Nature Climate Change

Overestimated global warming over the past 20 years

Global mean surface temperature over the past 20 years (1993–2012) rose at a rate of 0.14 ± 0.06 °C per decade. This rate of warming is significantly slower than that simulated by the climate models participating in Phase 5 of the Coupled Model Intercomparison Project (CMIP5). To illustrate this, we considered trends in global mean surface temperature computed from 117 simulations of the climate by 37 CMIP5 models. These models generally simulate natural variability — including that associated with the El Niño–Southern Oscillation and explosive volcanic eruptions — as well as estimate the combined response of climate to changes in greenhouse gas concentrations, aerosol abundance, ozone concentrations, land use and solar variability. By averaging simulated temperatures only at locations where corresponding observations exist, we find an average simulated rise in global mean surface temperature of 0.30 ± 0.02 °C per decade. The observed rate of warming given above is less than half of this simulated rate, and only a few simulations provide warming trends within the range of observational uncertainty.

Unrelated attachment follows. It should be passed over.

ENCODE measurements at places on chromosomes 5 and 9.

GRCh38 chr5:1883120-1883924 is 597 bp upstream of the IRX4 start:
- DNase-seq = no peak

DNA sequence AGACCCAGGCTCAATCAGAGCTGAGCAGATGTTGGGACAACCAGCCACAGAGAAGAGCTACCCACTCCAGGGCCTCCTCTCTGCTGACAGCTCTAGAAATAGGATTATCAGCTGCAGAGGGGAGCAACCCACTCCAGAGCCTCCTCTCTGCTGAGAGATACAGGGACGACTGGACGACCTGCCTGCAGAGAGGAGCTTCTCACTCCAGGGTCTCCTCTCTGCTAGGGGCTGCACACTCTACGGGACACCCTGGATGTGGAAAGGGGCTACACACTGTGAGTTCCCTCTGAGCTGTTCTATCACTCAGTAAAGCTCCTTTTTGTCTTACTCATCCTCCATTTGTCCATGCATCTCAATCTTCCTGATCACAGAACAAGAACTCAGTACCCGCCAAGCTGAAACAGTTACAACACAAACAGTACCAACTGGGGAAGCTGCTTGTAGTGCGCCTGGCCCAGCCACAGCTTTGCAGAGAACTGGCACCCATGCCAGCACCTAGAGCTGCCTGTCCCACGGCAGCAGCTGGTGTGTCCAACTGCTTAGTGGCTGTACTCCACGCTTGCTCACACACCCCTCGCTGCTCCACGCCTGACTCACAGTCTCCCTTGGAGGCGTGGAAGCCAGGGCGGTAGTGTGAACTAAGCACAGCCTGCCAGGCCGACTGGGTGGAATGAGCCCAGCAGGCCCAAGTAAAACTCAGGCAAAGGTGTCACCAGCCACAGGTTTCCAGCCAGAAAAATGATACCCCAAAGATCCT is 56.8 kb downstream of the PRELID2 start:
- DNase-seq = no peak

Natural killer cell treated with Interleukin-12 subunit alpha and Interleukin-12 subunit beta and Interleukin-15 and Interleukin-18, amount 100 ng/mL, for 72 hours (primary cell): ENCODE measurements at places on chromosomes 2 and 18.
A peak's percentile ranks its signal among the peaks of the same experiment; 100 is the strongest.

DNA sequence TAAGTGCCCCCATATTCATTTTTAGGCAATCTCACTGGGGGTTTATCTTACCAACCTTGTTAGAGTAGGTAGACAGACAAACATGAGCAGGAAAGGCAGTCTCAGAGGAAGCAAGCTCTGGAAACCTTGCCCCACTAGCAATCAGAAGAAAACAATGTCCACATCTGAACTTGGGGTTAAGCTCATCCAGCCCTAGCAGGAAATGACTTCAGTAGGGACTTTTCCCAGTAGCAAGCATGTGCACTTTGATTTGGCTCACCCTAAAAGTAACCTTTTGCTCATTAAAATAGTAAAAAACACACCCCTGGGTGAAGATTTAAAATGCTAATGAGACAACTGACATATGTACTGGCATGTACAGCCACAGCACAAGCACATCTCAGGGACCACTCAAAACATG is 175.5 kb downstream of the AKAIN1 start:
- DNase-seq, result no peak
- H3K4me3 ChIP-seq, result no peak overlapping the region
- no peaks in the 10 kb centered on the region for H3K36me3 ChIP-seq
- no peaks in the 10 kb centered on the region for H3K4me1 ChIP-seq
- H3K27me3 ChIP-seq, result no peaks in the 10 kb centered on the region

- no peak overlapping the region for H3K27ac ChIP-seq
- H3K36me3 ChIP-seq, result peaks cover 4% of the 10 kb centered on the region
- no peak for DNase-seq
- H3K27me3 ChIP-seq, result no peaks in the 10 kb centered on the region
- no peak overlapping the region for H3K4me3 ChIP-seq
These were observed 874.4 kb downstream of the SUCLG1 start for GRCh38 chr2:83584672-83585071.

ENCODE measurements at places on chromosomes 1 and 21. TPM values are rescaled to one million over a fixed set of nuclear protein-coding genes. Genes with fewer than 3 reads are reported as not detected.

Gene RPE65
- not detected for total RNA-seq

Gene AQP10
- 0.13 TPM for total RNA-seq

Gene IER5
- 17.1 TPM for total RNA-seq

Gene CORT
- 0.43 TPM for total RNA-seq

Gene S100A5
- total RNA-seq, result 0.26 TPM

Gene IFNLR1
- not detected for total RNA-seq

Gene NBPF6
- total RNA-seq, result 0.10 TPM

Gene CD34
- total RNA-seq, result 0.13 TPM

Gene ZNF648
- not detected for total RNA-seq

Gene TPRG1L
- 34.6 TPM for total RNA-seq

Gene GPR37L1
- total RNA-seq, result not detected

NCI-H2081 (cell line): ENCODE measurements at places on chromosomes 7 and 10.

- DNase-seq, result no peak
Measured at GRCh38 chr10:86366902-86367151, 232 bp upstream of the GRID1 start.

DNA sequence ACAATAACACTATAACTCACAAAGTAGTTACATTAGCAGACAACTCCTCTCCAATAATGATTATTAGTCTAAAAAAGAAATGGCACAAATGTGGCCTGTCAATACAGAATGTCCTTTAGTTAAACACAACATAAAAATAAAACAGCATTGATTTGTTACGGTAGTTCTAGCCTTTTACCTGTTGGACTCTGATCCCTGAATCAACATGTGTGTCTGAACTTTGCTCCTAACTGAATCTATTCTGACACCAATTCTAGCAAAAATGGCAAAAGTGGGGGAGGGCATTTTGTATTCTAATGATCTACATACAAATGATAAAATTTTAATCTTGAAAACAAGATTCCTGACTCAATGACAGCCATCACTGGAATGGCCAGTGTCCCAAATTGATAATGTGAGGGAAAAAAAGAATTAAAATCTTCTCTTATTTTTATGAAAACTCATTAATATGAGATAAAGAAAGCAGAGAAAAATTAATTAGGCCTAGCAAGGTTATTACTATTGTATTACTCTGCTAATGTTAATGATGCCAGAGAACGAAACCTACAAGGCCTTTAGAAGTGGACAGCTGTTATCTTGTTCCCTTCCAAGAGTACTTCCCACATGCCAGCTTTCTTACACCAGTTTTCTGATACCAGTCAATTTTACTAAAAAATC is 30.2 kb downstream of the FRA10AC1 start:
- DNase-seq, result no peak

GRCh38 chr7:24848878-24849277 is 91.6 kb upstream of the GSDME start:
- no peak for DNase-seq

The evidence, therefore, indicates that the current generation of climate models do not reproduce the observed global warming over the past 20 years, or the slowdown in global warming over the past fifteen years.

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